These are my favorite jeans to wear out in the world, anywhere and everywhere. If I could, I would wear them every day. But since the caronavirus, there has been nowhere to go and nowhere to where them. Until today. Today, I put them on for the first time since the stay-at-home order was issued. Today, I wear them in solidarity with the millions of sexual assault victims around the world. Today, I wear them to raise awareness and our collective consciousness about “victim blaming and the destructive myths” that allow and perpetuate a culture of sexual violence. Today, I wear them for all of those who are not safe-at-home under the stay-at-home and shelter-in-place orders but are instead even more isolated, alone and at-risk.
In 1992, an 18-year old girl was raped on an isolated road. The rapist pulled her out of the car, removed her jeans and forcefully raped her. He was convicted of rape in the lower court but on appeal, the Italian Supreme Court overturned the conviction arguing that the jeans were so tight that the only way to have gotten them off was if she had helped her attacker remove them, thus making the act consensual (“because the victim wore very, very tight jeans, she had to help him remove them… and by removing the jeans… it was no longer rape but consensual sex”). Angered by the verdict a group of Italian female lawmakers launched a protest wearing jeans and holding placards that read “Jeans: An Alibi for Rape.” As a sign of support, California lawmakers followed suit and soon after, a movement was born. Blue Jeans became a symbol of protest against victim blaming and the many harmful misconceptions about sexual violence.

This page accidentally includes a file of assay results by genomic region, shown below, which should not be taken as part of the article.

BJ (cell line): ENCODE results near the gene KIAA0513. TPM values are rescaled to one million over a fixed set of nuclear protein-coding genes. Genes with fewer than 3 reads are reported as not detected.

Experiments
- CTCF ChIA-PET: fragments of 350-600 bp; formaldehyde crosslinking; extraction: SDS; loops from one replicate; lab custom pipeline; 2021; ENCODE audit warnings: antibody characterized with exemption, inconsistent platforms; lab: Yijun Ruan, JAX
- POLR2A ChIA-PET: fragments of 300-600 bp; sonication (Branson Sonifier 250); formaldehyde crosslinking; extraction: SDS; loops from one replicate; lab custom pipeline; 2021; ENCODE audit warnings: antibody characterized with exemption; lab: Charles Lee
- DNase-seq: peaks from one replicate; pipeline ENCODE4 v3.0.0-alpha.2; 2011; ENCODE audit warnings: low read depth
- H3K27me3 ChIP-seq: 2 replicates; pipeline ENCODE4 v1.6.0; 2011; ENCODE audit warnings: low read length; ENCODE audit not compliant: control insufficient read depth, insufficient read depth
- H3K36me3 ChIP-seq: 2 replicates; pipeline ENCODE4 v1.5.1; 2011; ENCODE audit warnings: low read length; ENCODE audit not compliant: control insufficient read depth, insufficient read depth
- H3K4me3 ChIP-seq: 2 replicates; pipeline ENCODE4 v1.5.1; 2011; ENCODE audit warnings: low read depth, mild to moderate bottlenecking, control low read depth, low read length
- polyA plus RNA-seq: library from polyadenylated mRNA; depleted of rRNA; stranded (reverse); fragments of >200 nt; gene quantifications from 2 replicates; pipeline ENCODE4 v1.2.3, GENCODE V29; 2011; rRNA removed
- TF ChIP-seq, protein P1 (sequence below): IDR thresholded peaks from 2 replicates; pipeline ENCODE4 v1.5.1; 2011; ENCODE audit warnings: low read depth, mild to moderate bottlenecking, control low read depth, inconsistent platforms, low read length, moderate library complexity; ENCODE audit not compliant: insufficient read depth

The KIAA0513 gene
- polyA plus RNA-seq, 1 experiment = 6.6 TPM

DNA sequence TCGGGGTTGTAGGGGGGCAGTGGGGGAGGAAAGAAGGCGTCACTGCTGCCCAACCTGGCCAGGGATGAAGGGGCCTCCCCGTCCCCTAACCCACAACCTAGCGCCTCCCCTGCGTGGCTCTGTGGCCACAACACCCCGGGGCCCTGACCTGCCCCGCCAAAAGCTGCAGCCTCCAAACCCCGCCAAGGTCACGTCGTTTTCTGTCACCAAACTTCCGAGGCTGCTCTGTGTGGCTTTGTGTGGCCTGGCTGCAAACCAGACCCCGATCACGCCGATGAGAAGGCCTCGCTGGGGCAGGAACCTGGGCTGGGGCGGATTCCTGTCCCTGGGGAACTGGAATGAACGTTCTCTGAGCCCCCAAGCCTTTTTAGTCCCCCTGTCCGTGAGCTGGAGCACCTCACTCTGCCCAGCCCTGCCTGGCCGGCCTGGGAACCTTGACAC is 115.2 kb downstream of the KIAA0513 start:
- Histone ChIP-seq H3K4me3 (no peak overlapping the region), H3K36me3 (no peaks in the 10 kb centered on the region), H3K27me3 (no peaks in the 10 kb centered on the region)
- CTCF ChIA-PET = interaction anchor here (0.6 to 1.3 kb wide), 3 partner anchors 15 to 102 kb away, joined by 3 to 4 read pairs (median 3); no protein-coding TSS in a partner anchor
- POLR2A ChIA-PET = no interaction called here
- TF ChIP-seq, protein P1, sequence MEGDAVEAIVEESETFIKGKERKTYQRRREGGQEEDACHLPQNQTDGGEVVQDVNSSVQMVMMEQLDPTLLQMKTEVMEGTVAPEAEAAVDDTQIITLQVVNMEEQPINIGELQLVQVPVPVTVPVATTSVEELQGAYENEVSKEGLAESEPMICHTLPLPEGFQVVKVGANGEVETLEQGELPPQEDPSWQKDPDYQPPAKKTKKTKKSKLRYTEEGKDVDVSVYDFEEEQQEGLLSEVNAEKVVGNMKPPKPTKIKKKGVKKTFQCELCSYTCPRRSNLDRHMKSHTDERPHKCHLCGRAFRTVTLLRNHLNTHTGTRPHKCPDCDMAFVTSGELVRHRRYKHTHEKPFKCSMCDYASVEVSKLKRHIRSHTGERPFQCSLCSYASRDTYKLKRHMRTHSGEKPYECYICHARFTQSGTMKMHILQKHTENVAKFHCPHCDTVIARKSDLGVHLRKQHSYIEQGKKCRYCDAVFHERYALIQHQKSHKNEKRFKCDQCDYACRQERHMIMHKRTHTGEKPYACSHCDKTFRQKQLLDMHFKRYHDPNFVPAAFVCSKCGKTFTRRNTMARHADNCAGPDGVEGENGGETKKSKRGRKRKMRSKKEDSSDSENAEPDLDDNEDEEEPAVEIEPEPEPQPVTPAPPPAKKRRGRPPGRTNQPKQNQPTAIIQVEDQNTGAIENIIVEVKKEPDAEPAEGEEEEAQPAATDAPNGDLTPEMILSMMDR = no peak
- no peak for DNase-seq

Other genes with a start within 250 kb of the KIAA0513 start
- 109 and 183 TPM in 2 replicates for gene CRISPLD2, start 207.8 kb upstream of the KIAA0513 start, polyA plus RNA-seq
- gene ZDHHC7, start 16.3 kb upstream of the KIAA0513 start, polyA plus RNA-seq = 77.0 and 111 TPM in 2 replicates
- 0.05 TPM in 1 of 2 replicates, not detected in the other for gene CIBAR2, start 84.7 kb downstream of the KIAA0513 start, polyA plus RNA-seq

If you are in need of help, you are not alone. Here in Milwaukee, please reach out to Sojourner Family Peace Center or Aurora Healing & Advocacy Services by calling 414-933-2722 or 414-219-5555. For everyone else, the National Sexual Assault & Domestic Violence Hotlines are 1-800-656-HOPE and 1-800-799-SAFE.